Picking a pair of shoes for travel is an important decision. Here I’ll explain why the best walking shoes for travel are running shoes. You might be thinking that the internet tells you that wearing running shoes, athletic shoes, “sneakers,” or “tennis shoes,” make you look like a tourist.
In particular, wearing white sneakers makes you look like an American tourist, especially in Europe. If you’ve spent time, any time at all looking for advice on travel attire, you’ll find that many people believe you should avoid this appearance at all costs. I ignore this advice and unapologetically wear running shoes when I travel.
Comfort and Function
Why would I choose to wear running shoes when I travel, even in Europe? The short answer: I have bad feet, and I’ve had them for many years. As a result, I put a premium on having comfortable shoes at all times, and especially when I’m traveling. Starting with the airport, I’ll likely be walking a fair amount, and I need appropriate, practical footwear. While others may be able to get away with cute or stylish walking shoes, I need shoes that perform: it is essential for me to be comfortable walking several hours a day for multiple days.
The industry has made great strides (pun intended) in the last several years toward developing comfort shoes that look somewhat attractive. I’m thrilled to have these options. What might be suitable for a day at the office or a night out, however, is not necessarily going to work for a vacation filled with walking tours and other pedestrian exploration, whether outdoors or inside. It will probably not be a surprise to you to learn that the shoes I choose to take on my travels are those that may give away my status as a(n) (American) tourist. Yes, I’ve found that the best walking shoes for travel are running shoes.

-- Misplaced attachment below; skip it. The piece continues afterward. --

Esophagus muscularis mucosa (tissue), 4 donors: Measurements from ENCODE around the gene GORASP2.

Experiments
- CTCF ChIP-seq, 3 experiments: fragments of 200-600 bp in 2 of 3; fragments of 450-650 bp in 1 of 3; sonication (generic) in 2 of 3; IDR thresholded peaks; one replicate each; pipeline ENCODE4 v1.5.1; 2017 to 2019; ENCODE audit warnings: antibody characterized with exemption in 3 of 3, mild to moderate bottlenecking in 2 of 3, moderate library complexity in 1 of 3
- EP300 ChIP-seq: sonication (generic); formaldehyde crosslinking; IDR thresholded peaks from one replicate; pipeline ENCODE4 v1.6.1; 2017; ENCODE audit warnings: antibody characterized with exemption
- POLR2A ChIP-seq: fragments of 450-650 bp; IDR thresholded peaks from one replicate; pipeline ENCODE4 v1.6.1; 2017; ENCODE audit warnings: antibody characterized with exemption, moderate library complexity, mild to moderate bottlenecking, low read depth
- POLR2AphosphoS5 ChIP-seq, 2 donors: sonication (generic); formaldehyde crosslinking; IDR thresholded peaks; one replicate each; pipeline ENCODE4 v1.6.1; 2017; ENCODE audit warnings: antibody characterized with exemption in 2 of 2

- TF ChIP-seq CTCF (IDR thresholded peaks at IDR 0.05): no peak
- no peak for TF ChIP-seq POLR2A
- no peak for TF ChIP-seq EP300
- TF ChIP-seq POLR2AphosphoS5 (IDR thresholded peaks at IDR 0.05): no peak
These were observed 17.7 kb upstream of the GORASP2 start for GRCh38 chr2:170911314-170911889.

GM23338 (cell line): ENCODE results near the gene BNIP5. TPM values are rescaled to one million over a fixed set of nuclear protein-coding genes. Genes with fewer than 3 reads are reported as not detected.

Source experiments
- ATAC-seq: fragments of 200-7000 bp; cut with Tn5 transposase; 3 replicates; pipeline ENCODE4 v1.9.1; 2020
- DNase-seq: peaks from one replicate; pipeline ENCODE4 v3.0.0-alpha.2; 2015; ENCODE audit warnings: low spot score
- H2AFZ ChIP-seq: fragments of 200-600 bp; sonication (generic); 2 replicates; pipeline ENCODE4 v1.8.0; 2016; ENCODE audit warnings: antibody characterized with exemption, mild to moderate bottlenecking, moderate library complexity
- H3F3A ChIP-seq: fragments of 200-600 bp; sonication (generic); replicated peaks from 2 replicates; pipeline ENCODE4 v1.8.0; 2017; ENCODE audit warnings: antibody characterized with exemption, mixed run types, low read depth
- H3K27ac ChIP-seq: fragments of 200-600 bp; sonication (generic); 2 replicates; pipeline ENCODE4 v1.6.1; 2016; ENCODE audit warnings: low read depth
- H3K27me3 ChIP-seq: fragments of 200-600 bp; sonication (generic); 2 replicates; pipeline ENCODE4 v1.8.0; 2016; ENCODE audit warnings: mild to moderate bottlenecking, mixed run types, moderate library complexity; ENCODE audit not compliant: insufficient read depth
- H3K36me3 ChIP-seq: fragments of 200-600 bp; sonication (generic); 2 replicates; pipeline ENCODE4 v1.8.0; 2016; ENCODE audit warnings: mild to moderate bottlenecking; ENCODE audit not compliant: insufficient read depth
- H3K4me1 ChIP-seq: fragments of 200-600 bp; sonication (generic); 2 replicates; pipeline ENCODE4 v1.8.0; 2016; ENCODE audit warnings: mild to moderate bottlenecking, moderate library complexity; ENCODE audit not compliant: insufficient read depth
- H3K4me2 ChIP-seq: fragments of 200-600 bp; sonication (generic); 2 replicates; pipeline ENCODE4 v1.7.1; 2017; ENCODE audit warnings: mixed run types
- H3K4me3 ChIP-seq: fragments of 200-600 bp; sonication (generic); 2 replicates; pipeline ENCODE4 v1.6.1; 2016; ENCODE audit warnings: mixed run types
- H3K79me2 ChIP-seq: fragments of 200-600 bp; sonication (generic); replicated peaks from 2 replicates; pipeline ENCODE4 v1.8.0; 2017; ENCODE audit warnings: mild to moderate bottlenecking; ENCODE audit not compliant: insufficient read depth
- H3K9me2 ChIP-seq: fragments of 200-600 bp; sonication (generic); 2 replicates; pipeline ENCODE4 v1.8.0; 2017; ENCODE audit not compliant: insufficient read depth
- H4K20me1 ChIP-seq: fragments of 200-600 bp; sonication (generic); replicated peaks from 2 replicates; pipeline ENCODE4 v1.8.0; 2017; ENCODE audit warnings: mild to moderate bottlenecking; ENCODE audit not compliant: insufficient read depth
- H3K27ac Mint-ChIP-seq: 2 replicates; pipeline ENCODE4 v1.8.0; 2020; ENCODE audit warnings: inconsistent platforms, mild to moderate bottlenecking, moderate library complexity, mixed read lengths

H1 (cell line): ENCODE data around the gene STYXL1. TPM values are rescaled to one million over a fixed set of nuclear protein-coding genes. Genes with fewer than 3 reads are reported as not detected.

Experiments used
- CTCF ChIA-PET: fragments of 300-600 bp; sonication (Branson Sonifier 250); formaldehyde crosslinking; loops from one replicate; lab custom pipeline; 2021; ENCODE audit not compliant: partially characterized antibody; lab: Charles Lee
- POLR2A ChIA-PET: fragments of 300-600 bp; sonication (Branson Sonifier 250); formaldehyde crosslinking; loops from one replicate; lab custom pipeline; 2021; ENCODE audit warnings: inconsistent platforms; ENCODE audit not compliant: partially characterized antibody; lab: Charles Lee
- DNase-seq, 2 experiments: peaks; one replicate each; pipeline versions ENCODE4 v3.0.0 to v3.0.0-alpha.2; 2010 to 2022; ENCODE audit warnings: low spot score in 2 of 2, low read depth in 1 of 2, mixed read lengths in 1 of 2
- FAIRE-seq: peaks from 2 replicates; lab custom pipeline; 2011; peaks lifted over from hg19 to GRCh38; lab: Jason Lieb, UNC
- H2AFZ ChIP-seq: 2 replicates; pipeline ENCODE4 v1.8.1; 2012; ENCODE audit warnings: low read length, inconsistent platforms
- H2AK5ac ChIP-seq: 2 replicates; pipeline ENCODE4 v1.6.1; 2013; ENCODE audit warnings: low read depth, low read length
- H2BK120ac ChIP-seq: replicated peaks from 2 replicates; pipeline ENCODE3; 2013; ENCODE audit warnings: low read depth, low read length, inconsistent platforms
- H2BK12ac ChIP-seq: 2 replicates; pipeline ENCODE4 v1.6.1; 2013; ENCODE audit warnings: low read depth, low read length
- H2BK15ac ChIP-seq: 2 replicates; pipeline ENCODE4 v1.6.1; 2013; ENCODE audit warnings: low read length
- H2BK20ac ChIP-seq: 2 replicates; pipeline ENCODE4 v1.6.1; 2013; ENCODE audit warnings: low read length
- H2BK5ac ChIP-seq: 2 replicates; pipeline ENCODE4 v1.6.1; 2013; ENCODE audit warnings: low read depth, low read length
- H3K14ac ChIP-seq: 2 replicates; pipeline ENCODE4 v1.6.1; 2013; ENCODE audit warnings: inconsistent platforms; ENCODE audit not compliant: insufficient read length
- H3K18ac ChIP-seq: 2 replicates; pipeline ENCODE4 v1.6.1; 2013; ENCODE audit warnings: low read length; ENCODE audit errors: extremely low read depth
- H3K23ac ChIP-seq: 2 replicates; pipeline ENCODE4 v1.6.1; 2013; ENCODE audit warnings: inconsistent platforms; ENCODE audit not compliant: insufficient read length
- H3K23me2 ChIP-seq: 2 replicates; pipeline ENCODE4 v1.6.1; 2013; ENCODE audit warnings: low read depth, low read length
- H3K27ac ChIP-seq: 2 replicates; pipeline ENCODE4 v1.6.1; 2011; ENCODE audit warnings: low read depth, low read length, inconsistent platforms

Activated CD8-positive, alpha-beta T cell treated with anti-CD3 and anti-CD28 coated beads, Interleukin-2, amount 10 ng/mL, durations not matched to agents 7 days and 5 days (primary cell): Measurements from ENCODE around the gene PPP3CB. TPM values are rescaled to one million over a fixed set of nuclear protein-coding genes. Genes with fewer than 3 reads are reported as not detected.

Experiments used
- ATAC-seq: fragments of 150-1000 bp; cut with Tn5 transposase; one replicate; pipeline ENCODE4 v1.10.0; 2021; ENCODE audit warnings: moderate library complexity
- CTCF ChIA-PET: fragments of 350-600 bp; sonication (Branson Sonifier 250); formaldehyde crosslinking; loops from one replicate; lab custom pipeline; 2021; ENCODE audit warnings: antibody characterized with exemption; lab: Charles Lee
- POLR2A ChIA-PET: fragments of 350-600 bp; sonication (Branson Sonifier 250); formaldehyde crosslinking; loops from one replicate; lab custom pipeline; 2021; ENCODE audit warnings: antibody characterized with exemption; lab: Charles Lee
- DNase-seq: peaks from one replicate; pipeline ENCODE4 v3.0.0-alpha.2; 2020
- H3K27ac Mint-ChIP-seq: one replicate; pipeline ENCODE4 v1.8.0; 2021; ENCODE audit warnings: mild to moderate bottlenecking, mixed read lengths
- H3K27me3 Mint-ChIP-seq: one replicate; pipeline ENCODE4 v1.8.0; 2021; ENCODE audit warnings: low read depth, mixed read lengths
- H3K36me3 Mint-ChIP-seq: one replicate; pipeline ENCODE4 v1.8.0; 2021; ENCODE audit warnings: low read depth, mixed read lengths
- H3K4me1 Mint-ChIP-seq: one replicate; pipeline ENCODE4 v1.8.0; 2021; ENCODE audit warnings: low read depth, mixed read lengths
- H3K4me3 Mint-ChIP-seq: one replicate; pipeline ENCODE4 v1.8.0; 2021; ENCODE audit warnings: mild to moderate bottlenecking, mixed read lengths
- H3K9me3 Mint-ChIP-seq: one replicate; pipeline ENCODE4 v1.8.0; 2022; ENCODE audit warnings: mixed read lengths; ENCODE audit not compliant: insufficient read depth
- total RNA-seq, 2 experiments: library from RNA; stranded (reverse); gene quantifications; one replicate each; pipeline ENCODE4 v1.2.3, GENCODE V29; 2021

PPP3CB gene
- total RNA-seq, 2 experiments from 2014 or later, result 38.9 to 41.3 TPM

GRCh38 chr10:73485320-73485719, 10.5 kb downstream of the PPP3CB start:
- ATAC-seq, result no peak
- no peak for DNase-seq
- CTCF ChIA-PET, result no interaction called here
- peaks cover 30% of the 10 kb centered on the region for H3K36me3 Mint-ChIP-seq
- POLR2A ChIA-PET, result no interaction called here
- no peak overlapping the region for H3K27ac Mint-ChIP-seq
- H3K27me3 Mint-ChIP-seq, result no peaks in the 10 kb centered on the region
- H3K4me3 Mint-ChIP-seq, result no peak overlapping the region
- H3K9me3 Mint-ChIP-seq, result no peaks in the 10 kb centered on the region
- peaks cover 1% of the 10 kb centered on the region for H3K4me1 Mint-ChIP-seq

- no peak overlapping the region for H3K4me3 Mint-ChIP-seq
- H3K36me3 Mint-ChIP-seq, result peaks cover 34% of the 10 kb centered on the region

My Running Shoes for Travel
What are my favorite travel shoes? For several years, I have used Brooks Cascadia Trail Running shoes as my primary shoe for trips with colder weather or any trip with an outdoorsy or active component. I should mention that I have the Brooks Cascadia 11, but the current version is 13. Suffice to say, these shoes are incredibly durable. The 11’s are starting to show their age a little bit, but are still in excellent shape, and I don’t anticipate having to update them for another year. Of course, they are extremely comfortable and come in unusual color combinations (not white). I remove the insoles included with shoes and substitute my own orthotics. For everyone else, the original Brooks Cascadia insole is a good arch support.
Features for Comfortable Walking
As trail runners, Brooks Cascadia are superb for running and other outdoor activities, such as hiking. Somewhat counterintuitively, these shoes have many features that also work well for dealing with city landscapes:
- Stability, helpful in navigating uneven terrains such as city streets, cobblestones, puddles, and other urban obstacles.
- Extra tread, meaning extra traction that performs well in wet conditions, including slick pavement in the rain.
- Additionally, the thick tread and cushion mean your foot won’t feel every little bump.
- Additional support and toe protection mean you’re less likely to twist an ankle or stub a toe in an unfamiliar location.
- Breathable mesh upper sheds water.
They also are suitable for mud or dirt, which comes in handy if I decide, say, to take a detour through a park. Even city streets can get pretty grungy, and the Brooks Cascadia can handle the grime much better than a dressier pair of shoes. If things get really messy, they’re washable!
One minor point about these shoes is that they are slightly heavier than comparable trail running shoes. This is apparently a tradeoff for their excellent stability and durability. I always wear these on travel day, following the standard travel advice of wearing the most substantial footwear on the plane to save space in the luggage.
Running shoes are the best walking shoes for travel
The Brooks Cascadia Trail Running shoes meet my needs as a walking-centered traveler, and I have worn them daily on many trips. Do I look like a tourist? Probably, but my feet don’t hurt. More importantly, as I’m not distracted by pain, I’m able to focus on enjoying my experiences. Even if I could find a different pair of shoes to wear on my vacations, I’d still be an American tourist. I’m pretty sure that wearing a different pair of shoes isn’t going to fool anyone. Would you agree?